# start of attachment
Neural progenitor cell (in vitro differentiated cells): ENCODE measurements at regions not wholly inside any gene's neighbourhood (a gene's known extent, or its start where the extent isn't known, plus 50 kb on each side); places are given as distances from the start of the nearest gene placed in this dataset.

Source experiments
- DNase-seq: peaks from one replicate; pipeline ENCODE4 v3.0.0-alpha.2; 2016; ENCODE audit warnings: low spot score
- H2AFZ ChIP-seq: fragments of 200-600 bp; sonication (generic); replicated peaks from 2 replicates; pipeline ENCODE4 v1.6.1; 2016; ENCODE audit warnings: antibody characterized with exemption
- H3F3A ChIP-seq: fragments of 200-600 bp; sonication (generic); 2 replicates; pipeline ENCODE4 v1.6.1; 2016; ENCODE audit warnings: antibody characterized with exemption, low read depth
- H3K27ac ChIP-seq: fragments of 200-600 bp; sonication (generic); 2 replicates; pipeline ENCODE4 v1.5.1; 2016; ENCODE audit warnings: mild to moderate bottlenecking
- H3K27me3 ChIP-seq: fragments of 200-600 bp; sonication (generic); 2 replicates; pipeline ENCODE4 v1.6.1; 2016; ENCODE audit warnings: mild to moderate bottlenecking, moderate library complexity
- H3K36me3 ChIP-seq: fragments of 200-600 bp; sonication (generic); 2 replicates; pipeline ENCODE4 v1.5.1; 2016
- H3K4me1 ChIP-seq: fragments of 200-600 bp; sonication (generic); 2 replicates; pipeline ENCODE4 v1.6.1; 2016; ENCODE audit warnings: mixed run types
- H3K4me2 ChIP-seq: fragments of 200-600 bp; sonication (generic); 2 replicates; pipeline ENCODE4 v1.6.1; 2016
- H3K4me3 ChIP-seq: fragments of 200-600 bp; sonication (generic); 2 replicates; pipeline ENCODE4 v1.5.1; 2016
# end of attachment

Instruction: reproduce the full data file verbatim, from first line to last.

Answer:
Neural progenitor cell (in vitro differentiated cells): ENCODE measurements at regions not wholly inside any gene's neighbourhood (a gene's known extent, or its start where the extent isn't known, plus 50 kb on each side); places are given as distances from the start of the nearest gene placed in this dataset.

Source experiments
- DNase-seq: peaks from one replicate; pipeline ENCODE4 v3.0.0-alpha.2; 2016; ENCODE audit warnings: low spot score
- H2AFZ ChIP-seq: fragments of 200-600 bp; sonication (generic); replicated peaks from 2 replicates; pipeline ENCODE4 v1.6.1; 2016; ENCODE audit warnings: antibody characterized with exemption
- H3F3A ChIP-seq: fragments of 200-600 bp; sonication (generic); 2 replicates; pipeline ENCODE4 v1.6.1; 2016; ENCODE audit warnings: antibody characterized with exemption, low read depth
- H3K27ac ChIP-seq: fragments of 200-600 bp; sonication (generic); 2 replicates; pipeline ENCODE4 v1.5.1; 2016; ENCODE audit warnings: mild to moderate bottlenecking
- H3K27me3 ChIP-seq: fragments of 200-600 bp; sonication (generic); 2 replicates; pipeline ENCODE4 v1.6.1; 2016; ENCODE audit warnings: mild to moderate bottlenecking, moderate library complexity
- H3K36me3 ChIP-seq: fragments of 200-600 bp; sonication (generic); 2 replicates; pipeline ENCODE4 v1.5.1; 2016
- H3K4me1 ChIP-seq: fragments of 200-600 bp; sonication (generic); 2 replicates; pipeline ENCODE4 v1.6.1; 2016; ENCODE audit warnings: mixed run types
- H3K4me2 ChIP-seq: fragments of 200-600 bp; sonication (generic); 2 replicates; pipeline ENCODE4 v1.6.1; 2016
- H3K4me3 ChIP-seq: fragments of 200-600 bp; sonication (generic); 2 replicates; pipeline ENCODE4 v1.5.1; 2016